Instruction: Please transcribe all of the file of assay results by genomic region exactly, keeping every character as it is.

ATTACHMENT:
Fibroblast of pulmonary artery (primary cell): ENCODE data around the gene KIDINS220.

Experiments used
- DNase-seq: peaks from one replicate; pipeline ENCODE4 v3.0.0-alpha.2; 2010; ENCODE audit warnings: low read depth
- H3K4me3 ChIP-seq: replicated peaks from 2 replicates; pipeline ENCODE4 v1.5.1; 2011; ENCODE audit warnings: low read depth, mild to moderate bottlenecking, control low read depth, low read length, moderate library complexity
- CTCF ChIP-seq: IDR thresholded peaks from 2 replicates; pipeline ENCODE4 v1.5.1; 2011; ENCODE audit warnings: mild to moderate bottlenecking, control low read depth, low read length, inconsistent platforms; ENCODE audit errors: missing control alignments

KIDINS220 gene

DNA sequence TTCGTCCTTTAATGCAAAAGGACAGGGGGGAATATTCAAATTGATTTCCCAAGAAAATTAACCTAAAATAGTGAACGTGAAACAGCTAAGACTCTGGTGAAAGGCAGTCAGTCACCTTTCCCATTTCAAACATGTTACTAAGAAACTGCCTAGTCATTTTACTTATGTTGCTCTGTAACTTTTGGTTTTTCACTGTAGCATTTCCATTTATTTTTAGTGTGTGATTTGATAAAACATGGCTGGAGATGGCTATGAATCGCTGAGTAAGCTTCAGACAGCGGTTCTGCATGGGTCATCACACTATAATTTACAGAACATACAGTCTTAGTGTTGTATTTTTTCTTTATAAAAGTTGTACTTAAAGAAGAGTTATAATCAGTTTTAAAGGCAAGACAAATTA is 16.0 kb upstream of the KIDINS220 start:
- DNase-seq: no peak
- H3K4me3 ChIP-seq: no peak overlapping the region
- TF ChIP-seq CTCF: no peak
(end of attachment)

Fibroblast of pulmonary artery (primary cell): ENCODE data around the gene KIDINS220.

Experiments used
- DNase-seq: peaks from one replicate; pipeline ENCODE4 v3.0.0-alpha.2; 2010; ENCODE audit warnings: low read depth
- H3K4me3 ChIP-seq: replicated peaks from 2 replicates; pipeline ENCODE4 v1.5.1; 2011; ENCODE audit warnings: low read depth, mild to moderate bottlenecking, control low read depth, low read length, moderate library complexity
- CTCF ChIP-seq: IDR thresholded peaks from 2 replicates; pipeline ENCODE4 v1.5.1; 2011; ENCODE audit warnings: mild to moderate bottlenecking, control low read depth, low read length, inconsistent platforms; ENCODE audit errors: missing control alignments

KIDINS220 gene

DNA sequence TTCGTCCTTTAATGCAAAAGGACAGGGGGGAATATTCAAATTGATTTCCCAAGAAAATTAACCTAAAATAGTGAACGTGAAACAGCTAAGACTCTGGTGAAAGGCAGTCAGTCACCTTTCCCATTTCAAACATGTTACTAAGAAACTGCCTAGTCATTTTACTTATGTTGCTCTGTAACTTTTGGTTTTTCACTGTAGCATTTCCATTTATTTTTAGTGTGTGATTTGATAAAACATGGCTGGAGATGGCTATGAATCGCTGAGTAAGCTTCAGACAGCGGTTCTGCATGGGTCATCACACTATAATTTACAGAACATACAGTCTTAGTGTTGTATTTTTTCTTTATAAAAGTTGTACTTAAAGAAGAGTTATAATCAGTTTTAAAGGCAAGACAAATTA is 16.0 kb upstream of the KIDINS220 start:
- DNase-seq: no peak
- H3K4me3 ChIP-seq: no peak overlapping the region
- TF ChIP-seq CTCF: no peak